MOSCOW — President Vladimir V. Putin on Friday unexpectedly revoked a decade-old decree guaranteeing U.S.-funded Radio Liberty the right to operate in Russia.
The move followed months of Kremlin hints and complaints that the station was on thin ice with authorities due to its coverage of the war in the separatist republic of Chechnya and its recent launch of a Chechen-language service.
But it was not clear what the decision by Putin would mean in practice or whether the revocation was an opening gambit in a longer-range plan to pressure the station or actually evict it from Russia.
The Kremlin said the new decree was aimed simply at putting Radio Liberty on the same legal footing as other foreign news organizations in Russia and had nothing to do with its editorial policies.
However, an anonymous Kremlin official was quoted by the Interfax news agency as saying that Radio Liberty's news coverage has become biased and selective in recent years and has been particularly "slanted" in its broadcasts to Ukraine and Chechnya.
Human rights activists immediately saw a political message.
"The president would not have signed a separate decree if it had involved only economic and business issues," Sergei Kovalyov, a deputy in the State Duma, the lower house of parliament, told Interfax.
Part of the U.S. strategy to contain communism, Radio Liberty and its sister station, Radio Free Europe, broadcast into Russia and the Soviet bloc throughout the Cold War, providing news, views and analysis from the West. The Soviet Union and its satellites spent large sums trying to jam the programs, but without great success.
"We find it hard to understand what implications President Putin's decree will have for the station's work in Russia," said Andrei Shary, editor in chief of the Radio Liberty Moscow bureau.
Shary said he had been told by Foreign Ministry officials, who oversee foreign journalists in Moscow, that as far as the ministry was concerned, "the decree would not result in any negative consequences."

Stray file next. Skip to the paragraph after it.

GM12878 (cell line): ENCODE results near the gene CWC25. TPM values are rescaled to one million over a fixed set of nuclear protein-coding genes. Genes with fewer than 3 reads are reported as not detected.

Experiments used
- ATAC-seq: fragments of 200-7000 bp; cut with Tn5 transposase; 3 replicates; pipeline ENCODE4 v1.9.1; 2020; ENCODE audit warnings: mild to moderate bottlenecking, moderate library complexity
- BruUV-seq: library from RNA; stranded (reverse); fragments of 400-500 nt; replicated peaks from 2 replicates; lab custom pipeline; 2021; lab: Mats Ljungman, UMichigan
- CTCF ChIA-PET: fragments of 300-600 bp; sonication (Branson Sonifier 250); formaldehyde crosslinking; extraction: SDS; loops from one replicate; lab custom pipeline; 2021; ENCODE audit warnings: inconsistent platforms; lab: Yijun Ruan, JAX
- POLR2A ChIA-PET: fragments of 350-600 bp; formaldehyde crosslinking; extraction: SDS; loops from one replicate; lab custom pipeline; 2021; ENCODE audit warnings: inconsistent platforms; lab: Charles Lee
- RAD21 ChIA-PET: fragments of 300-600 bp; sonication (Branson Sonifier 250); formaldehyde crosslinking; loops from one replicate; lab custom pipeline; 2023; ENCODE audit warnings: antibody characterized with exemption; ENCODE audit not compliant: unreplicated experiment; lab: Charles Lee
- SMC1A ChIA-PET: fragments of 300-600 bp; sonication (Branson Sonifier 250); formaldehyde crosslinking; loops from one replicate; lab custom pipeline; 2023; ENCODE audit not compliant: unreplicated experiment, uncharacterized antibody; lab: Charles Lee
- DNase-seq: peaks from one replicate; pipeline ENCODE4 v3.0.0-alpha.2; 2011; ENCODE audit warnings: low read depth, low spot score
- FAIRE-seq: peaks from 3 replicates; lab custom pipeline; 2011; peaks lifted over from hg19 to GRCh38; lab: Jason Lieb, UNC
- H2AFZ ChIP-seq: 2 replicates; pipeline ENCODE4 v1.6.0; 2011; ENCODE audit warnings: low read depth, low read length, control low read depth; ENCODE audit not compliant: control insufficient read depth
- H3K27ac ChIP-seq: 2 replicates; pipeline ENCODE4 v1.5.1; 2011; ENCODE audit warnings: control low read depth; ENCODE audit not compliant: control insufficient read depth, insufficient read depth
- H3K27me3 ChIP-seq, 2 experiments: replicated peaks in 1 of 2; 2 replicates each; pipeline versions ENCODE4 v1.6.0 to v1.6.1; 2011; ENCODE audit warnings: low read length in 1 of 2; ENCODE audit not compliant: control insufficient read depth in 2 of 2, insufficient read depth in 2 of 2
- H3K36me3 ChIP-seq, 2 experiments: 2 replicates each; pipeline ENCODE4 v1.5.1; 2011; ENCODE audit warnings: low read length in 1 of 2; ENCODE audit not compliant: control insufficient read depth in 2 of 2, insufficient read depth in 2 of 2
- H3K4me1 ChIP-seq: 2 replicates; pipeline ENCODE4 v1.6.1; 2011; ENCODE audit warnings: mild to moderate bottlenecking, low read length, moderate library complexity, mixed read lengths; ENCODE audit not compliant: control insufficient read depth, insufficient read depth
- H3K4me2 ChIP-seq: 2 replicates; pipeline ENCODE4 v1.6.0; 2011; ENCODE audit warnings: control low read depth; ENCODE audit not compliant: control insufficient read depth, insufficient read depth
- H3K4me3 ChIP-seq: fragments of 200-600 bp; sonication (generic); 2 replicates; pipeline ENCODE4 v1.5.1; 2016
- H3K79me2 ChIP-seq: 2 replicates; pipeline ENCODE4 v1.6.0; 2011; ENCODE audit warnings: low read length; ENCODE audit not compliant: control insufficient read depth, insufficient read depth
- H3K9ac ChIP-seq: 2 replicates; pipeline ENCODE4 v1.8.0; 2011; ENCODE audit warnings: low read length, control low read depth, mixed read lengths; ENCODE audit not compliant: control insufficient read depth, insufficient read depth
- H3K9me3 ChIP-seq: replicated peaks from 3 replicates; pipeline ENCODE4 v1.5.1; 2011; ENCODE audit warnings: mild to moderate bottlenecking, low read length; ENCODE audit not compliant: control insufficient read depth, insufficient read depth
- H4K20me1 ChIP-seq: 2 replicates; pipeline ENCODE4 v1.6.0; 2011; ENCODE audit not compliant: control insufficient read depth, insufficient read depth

According to those officials, he said, Radio Liberty retains its status as a foreign mass medium working legally in Russia. But he also noted that the new decree came not from the Foreign Ministry or Mass Communications Ministry but directly from the president's office.
Post-Communist Russia's first president, Boris N. Yeltsin, signed a decree in August 1991 allowing Radio Liberty to open its Moscow bureau. At the time, he cited the station's service to the cause of democracy in Russia over the years.
A Russian reporter for Radio Liberty, Andrei Babitsky, was detained by Russian forces in Chechnya in January 2000 and, in a purported prisoner swap, was turned over to Chechen rebels. Babitsky resurfaced later and said his abduction had been orchestrated by security services to punish him for his critical reporting in the republic.
Shary pledged that the station would not submit to pressure.
"This is not the first and not the last time our station has been subject to criticism. However, our stance on all issues of principal importance, including the ones of human rights and the Chechen war, is widely known. And we are not going to change it," he said.
"We will stick to our guns because we think it is necessary to terminate hostilities in Chechnya, to begin the process of negotiations and to stop all human rights violations there. This is the groundwork of our world outlook, and it will remain immutable."
According to the station, Radio Liberty typically attracts between 2% and 4% of the daily radio audience in Russia.
Alexei V. Kuznetsov of The Times' Moscow Bureau contributed to this report.